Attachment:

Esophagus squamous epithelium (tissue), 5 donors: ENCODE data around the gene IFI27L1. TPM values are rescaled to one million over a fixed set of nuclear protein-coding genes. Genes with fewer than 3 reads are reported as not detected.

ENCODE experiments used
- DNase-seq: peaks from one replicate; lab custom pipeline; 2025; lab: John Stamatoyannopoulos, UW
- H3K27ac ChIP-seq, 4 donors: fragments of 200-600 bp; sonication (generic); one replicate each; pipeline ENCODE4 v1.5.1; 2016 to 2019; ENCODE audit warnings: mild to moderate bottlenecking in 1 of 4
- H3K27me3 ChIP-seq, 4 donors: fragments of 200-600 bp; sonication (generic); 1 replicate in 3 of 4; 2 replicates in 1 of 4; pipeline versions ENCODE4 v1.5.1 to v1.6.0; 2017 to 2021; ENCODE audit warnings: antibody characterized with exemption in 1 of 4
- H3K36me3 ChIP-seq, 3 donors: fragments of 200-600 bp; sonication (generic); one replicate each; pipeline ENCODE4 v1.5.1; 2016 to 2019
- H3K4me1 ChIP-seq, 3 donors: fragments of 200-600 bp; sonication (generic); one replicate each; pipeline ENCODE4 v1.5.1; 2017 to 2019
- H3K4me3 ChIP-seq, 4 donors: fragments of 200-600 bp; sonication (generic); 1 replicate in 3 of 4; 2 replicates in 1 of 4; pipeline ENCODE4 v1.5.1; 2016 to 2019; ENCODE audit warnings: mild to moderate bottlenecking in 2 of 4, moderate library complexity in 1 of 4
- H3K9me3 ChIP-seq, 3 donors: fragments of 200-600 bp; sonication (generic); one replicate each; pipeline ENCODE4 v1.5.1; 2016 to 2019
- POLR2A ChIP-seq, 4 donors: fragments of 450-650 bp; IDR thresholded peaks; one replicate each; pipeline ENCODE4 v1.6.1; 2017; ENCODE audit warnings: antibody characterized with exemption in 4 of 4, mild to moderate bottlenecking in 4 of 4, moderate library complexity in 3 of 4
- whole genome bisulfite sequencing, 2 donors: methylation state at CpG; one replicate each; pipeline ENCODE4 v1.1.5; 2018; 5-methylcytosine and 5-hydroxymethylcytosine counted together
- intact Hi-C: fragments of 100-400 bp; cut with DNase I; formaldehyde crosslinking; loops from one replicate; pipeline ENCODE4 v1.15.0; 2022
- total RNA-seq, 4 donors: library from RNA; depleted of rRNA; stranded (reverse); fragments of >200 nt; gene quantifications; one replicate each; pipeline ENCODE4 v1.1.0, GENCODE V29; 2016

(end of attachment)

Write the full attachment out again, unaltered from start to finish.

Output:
Esophagus squamous epithelium (tissue), 5 donors: ENCODE data around the gene IFI27L1. TPM values are rescaled to one million over a fixed set of nuclear protein-coding genes. Genes with fewer than 3 reads are reported as not detected.

ENCODE experiments used
- DNase-seq: peaks from one replicate; lab custom pipeline; 2025; lab: John Stamatoyannopoulos, UW
- H3K27ac ChIP-seq, 4 donors: fragments of 200-600 bp; sonication (generic); one replicate each; pipeline ENCODE4 v1.5.1; 2016 to 2019; ENCODE audit warnings: mild to moderate bottlenecking in 1 of 4
- H3K27me3 ChIP-seq, 4 donors: fragments of 200-600 bp; sonication (generic); 1 replicate in 3 of 4; 2 replicates in 1 of 4; pipeline versions ENCODE4 v1.5.1 to v1.6.0; 2017 to 2021; ENCODE audit warnings: antibody characterized with exemption in 1 of 4
- H3K36me3 ChIP-seq, 3 donors: fragments of 200-600 bp; sonication (generic); one replicate each; pipeline ENCODE4 v1.5.1; 2016 to 2019
- H3K4me1 ChIP-seq, 3 donors: fragments of 200-600 bp; sonication (generic); one replicate each; pipeline ENCODE4 v1.5.1; 2017 to 2019
- H3K4me3 ChIP-seq, 4 donors: fragments of 200-600 bp; sonication (generic); 1 replicate in 3 of 4; 2 replicates in 1 of 4; pipeline ENCODE4 v1.5.1; 2016 to 2019; ENCODE audit warnings: mild to moderate bottlenecking in 2 of 4, moderate library complexity in 1 of 4
- H3K9me3 ChIP-seq, 3 donors: fragments of 200-600 bp; sonication (generic); one replicate each; pipeline ENCODE4 v1.5.1; 2016 to 2019
- POLR2A ChIP-seq, 4 donors: fragments of 450-650 bp; IDR thresholded peaks; one replicate each; pipeline ENCODE4 v1.6.1; 2017; ENCODE audit warnings: antibody characterized with exemption in 4 of 4, mild to moderate bottlenecking in 4 of 4, moderate library complexity in 3 of 4
- whole genome bisulfite sequencing, 2 donors: methylation state at CpG; one replicate each; pipeline ENCODE4 v1.1.5; 2018; 5-methylcytosine and 5-hydroxymethylcytosine counted together
- intact Hi-C: fragments of 100-400 bp; cut with DNase I; formaldehyde crosslinking; loops from one replicate; pipeline ENCODE4 v1.15.0; 2022
- total RNA-seq, 4 donors: library from RNA; depleted of rRNA; stranded (reverse); fragments of >200 nt; gene quantifications; one replicate each; pipeline ENCODE4 v1.1.0, GENCODE V29; 2016